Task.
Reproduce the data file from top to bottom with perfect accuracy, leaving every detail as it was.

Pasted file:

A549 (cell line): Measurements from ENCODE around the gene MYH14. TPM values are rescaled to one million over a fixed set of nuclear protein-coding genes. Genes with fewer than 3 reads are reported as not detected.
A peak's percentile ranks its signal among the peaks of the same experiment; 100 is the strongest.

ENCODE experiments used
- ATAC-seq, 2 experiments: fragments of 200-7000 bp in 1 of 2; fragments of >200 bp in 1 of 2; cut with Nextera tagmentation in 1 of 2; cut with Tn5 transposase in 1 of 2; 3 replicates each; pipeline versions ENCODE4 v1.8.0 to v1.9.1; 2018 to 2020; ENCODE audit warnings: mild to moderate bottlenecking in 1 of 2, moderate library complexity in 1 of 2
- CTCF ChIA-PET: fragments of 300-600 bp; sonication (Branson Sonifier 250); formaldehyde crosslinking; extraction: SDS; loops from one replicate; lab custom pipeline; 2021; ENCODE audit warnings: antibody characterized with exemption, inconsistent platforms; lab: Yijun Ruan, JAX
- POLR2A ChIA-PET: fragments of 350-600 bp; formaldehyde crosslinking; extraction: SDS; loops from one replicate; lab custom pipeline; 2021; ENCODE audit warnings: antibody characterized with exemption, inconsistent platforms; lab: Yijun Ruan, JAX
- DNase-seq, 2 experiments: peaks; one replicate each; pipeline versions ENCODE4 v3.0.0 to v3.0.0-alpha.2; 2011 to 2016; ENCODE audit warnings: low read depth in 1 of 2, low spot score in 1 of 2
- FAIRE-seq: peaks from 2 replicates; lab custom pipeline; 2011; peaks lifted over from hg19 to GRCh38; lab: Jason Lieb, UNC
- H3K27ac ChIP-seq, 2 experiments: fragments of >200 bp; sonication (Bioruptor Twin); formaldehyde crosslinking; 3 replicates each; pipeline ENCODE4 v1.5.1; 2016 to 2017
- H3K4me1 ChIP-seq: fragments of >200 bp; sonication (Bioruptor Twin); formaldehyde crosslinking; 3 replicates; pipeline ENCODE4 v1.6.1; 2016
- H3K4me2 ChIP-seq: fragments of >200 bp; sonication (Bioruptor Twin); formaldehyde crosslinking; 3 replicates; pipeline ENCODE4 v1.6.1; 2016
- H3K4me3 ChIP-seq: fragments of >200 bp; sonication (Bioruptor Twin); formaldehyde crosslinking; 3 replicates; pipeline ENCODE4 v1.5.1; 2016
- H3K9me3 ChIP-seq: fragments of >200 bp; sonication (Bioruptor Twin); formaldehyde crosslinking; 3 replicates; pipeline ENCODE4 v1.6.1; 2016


A549 (cell line): Measurements from ENCODE around the gene MYH14. TPM values are rescaled to one million over a fixed set of nuclear protein-coding genes. Genes with fewer than 3 reads are reported as not detected.
A peak's percentile ranks its signal among the peaks of the same experiment; 100 is the strongest.

ENCODE experiments used
- ATAC-seq, 2 experiments: fragments of 200-7000 bp in 1 of 2; fragments of >200 bp in 1 of 2; cut with Nextera tagmentation in 1 of 2; cut with Tn5 transposase in 1 of 2; 3 replicates each; pipeline versions ENCODE4 v1.8.0 to v1.9.1; 2018 to 2020; ENCODE audit warnings: mild to moderate bottlenecking in 1 of 2, moderate library complexity in 1 of 2
- CTCF ChIA-PET: fragments of 300-600 bp; sonication (Branson Sonifier 250); formaldehyde crosslinking; extraction: SDS; loops from one replicate; lab custom pipeline; 2021; ENCODE audit warnings: antibody characterized with exemption, inconsistent platforms; lab: Yijun Ruan, JAX
- POLR2A ChIA-PET: fragments of 350-600 bp; formaldehyde crosslinking; extraction: SDS; loops from one replicate; lab custom pipeline; 2021; ENCODE audit warnings: antibody characterized with exemption, inconsistent platforms; lab: Yijun Ruan, JAX
- DNase-seq, 2 experiments: peaks; one replicate each; pipeline versions ENCODE4 v3.0.0 to v3.0.0-alpha.2; 2011 to 2016; ENCODE audit warnings: low read depth in 1 of 2, low spot score in 1 of 2
- FAIRE-seq: peaks from 2 replicates; lab custom pipeline; 2011; peaks lifted over from hg19 to GRCh38; lab: Jason Lieb, UNC
- H3K27ac ChIP-seq, 2 experiments: fragments of >200 bp; sonication (Bioruptor Twin); formaldehyde crosslinking; 3 replicates each; pipeline ENCODE4 v1.5.1; 2016 to 2017
- H3K4me1 ChIP-seq: fragments of >200 bp; sonication (Bioruptor Twin); formaldehyde crosslinking; 3 replicates; pipeline ENCODE4 v1.6.1; 2016
- H3K4me2 ChIP-seq: fragments of >200 bp; sonication (Bioruptor Twin); formaldehyde crosslinking; 3 replicates; pipeline ENCODE4 v1.6.1; 2016
- H3K4me3 ChIP-seq: fragments of >200 bp; sonication (Bioruptor Twin); formaldehyde crosslinking; 3 replicates; pipeline ENCODE4 v1.5.1; 2016
- H3K9me3 ChIP-seq: fragments of >200 bp; sonication (Bioruptor Twin); formaldehyde crosslinking; 3 replicates; pipeline ENCODE4 v1.6.1; 2016